The Sound and the Fury

By Marr, Andrew | New Statesman (1996), May 3, 1999 | Go to article overview

The Sound and the Fury


Marr, Andrew, New Statesman (1996)


Andrew Marr is haunted by a near-invisible Scottish poet and nationalist

Whatever happened to Hugh MacDiarmid? In the 1970s the irascible prophet of Scottish Leninism was a huge cultural influence. Today, despite the appearance, volume by volume, of his collected works, he seems to have vanished. I was recently reviewing an anthology of poetry about the events of the past 100 years, Penguin's Scanning the Century. Of the better-known poets included, no one I can think of was more tilted towards public events than MacDiarmid, whose concerns included British imperialism, war, the Spanish revolution, Marxism, science, Scottish nationalism, relativity theory, modernism and sex. Yet there wasn't a single MacDiarmid poem present, as against, for instance, eight by Louis MacNeice, whom he despised, and two from Edwin Muir.

This omission was not limited to one editor's idiosyncrasy. Nowadays, MacDiarmid is little quoted anywhere. As one of the driving forces behind Scottish nationalism, you might have expected him to be mentioned during the election campaign for the Scottish Parliament. I haven't monitored everything, but from what I have been able to read, nary a cheep. He's become Who MacDiarmid?

Perhaps the reasons for his abyssal fall in popularity are obvious enough. He was difficult, in every sense - an argument-picker and chest-stabber all his life. He was on the losing side in most battles. His support for Stalin, even during the Hungarian uprising, is hard to stomach. His anti-English ranting, understandable in a different world where the British empire was powerful, seems small-minded. And his linguistic campaign has been lost. As English becomes a global language, and smaller languages are exterminated by the growing world culture, his attempt to forge a useable, complex written Scots, looted from archaic dictionaries, appears quixotic at best.

Finally and most damningly, there are plenty who say his poetry just wasn't much good. There were, they say, those early Scots lyrics, admired by anybody with half an ear, and the polemic masterpiece of A Drunk Man Looks at the Thistle. But after that, merely obscurity, scissored prose laid out like poetry, occasional plagiarism and breathless, relentless, self-publicising assertion. It is claimed that after he fell from the top of a London bus (in Highgate, late at night, probably pissed) and landed on his head, his ability to write rhythmically left him. Too neat a story that, I think, to believe. But parts of the case against MacDiarmid have to be accepted. His wearisome assertions of communistic intent, his sometimes turgid prose, his weakness for ranting - well, there's no escaping from any of that.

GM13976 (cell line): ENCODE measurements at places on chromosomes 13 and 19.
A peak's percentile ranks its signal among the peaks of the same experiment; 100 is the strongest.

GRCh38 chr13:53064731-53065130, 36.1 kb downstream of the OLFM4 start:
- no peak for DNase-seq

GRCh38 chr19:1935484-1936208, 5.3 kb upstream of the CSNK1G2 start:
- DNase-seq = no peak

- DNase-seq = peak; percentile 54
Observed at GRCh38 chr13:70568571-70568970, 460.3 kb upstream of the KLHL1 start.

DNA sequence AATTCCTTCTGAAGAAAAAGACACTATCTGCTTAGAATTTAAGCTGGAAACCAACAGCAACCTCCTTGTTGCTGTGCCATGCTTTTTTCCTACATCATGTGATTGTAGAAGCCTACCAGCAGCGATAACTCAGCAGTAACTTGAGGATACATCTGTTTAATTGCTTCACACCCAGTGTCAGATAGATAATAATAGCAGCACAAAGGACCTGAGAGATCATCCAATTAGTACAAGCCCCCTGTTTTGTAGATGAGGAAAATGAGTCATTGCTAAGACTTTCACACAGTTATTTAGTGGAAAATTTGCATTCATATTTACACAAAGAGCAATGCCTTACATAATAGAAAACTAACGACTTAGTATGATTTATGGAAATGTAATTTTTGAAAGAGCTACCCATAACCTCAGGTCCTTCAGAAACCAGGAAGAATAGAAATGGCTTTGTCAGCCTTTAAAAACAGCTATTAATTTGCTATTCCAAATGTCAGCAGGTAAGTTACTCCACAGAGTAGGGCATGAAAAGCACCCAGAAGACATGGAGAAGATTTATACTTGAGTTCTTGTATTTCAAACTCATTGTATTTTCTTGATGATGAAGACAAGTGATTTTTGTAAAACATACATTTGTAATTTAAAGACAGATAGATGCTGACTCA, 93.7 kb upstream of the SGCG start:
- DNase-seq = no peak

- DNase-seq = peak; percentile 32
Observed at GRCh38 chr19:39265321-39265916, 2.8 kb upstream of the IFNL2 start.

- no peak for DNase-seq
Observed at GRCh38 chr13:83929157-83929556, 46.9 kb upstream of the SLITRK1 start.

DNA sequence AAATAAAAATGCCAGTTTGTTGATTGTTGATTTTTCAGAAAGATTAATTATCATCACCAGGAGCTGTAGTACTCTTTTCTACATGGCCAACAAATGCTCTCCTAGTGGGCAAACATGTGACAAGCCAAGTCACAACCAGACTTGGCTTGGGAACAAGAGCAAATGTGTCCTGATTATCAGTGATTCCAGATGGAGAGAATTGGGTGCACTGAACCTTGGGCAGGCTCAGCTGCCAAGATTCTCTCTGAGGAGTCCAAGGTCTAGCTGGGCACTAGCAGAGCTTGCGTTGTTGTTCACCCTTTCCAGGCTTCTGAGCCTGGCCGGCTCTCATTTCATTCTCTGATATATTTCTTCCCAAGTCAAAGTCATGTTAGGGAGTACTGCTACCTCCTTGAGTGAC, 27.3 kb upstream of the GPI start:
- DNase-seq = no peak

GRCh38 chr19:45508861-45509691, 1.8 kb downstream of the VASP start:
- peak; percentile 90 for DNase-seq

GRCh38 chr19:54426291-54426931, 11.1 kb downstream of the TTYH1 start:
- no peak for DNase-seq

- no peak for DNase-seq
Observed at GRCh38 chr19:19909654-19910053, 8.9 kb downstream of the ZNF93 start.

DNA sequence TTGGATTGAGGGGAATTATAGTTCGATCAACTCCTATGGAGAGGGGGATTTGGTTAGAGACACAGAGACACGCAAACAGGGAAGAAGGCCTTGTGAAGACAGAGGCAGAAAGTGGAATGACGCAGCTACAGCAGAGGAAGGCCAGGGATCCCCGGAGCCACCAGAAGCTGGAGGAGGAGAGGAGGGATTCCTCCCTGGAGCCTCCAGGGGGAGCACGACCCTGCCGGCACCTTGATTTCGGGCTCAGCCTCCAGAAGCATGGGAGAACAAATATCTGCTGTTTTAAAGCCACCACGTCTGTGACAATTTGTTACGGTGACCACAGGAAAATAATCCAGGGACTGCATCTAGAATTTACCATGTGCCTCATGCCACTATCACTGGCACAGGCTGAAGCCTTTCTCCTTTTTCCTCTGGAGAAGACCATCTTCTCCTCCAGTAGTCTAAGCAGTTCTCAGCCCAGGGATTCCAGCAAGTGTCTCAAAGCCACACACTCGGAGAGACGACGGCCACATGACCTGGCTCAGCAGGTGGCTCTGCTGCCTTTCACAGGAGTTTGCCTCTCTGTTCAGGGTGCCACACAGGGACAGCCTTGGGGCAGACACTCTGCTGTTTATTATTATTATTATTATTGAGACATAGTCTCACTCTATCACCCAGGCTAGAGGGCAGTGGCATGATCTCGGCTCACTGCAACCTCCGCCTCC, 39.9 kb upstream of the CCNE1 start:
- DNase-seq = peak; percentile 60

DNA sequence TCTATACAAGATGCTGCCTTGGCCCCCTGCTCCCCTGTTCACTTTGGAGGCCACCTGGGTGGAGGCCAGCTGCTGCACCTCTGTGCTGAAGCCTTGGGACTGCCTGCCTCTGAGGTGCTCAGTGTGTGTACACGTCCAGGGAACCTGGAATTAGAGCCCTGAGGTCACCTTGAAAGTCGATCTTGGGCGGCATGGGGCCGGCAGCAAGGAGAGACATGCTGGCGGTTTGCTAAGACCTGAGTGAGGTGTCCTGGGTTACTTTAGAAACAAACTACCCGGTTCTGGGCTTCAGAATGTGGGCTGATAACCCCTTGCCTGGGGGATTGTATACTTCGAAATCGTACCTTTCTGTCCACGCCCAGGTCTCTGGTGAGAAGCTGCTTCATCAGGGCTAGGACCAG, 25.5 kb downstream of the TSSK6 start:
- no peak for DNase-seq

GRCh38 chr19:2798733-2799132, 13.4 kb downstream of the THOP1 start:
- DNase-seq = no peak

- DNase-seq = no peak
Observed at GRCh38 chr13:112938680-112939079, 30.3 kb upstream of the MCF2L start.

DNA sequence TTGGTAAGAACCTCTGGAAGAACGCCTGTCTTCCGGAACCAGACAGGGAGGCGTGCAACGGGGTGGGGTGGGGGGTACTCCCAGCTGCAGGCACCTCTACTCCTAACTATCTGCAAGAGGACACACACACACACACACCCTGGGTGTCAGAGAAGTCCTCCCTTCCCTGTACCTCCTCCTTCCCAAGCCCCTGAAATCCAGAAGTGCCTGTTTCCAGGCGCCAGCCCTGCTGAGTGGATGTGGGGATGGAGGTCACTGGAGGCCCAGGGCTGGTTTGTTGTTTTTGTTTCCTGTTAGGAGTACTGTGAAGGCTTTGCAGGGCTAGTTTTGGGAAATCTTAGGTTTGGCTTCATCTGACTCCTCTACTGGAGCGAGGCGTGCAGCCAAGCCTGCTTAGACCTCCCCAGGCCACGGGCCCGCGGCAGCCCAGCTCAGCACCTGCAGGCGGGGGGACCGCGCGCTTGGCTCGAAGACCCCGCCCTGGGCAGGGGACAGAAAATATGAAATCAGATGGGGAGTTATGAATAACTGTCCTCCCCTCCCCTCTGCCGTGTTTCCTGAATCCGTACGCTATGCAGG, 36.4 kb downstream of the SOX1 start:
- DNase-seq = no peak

And yet, to me, he is one of the great figures of our century, a poet I return to year after year. He haunts me. Any worthwhile Scottish future will be partly marked by his explosive work. As Norman MacCaig famously put it: "He aims at a bird, and brings a landscape down. He dynamites a building, and when the dust has settled, what structures shine in the sun!"

I first came across MacDiarmid as a schoolboy at Loretto, Musselburgh, browsing in the library, attracted by the fat, clean-looking white and purple jacket of an early Collected Poems. I was in adolescent reaction against T S Eliot. The Scottish writer's clean, angry little squibs and his intriguing longer late poems seemed a glorious alternative to the prissiness and snobberies of Eliot.

He became a minor obsession, as I began accumulating everything I could lay my hands on - magazines such as Akros with MacDiarmid material, the various selected and then collected poems, his semi-autobiography, Lucky Poet, the mini-collections such as A Clyack-Sheaf handy for jacket pockets, MacDiarmid tapes, MacDiarmid posters. …

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